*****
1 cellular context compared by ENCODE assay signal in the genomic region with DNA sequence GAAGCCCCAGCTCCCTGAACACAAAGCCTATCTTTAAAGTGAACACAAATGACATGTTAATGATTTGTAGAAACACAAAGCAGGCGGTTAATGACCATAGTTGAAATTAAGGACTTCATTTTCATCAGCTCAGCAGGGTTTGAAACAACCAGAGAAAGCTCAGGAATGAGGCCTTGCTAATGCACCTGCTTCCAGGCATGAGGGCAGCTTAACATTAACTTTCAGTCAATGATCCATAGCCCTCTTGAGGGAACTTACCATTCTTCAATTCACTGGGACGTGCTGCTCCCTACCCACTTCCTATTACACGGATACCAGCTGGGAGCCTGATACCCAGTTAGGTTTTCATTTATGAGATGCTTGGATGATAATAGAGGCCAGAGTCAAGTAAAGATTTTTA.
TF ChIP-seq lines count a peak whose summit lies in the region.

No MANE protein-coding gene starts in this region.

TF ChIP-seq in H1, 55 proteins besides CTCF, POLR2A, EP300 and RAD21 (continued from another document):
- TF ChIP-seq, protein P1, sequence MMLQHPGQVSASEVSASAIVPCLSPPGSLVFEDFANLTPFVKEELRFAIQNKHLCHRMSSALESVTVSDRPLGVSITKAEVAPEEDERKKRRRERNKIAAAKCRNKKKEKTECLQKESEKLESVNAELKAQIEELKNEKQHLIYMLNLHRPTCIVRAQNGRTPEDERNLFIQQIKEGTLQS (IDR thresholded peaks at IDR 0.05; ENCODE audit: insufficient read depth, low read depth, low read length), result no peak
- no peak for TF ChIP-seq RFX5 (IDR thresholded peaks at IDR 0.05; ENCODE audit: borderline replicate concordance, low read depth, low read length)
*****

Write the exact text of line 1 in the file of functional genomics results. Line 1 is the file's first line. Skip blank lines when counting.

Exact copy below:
1 cellular context compared by ENCODE assay signal in the genomic region with DNA sequence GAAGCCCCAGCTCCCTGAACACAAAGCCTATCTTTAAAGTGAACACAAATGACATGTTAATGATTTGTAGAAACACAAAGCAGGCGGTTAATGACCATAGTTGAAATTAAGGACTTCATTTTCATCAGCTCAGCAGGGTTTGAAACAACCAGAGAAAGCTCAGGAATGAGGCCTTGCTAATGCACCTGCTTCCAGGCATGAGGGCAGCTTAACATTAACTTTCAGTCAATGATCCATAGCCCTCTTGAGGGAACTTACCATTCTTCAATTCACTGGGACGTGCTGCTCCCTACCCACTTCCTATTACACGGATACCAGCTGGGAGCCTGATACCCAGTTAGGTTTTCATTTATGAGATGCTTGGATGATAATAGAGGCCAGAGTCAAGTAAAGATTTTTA.